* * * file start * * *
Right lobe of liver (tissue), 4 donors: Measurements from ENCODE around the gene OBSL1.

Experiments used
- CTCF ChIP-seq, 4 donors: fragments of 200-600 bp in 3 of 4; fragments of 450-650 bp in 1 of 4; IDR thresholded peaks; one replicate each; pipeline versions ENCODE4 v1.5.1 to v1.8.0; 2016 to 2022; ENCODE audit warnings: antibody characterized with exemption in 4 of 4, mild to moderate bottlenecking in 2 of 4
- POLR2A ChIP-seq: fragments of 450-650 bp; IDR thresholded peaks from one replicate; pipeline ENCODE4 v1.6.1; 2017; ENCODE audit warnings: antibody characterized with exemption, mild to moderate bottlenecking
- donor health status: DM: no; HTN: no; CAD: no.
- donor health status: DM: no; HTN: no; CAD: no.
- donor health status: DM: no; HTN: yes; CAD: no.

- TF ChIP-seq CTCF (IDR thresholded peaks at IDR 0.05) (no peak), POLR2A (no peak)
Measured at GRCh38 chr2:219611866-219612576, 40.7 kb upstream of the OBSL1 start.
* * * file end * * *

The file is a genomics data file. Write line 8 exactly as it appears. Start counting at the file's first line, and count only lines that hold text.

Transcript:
- TF ChIP-seq CTCF (IDR thresholded peaks at IDR 0.05) (no peak), POLR2A (no peak)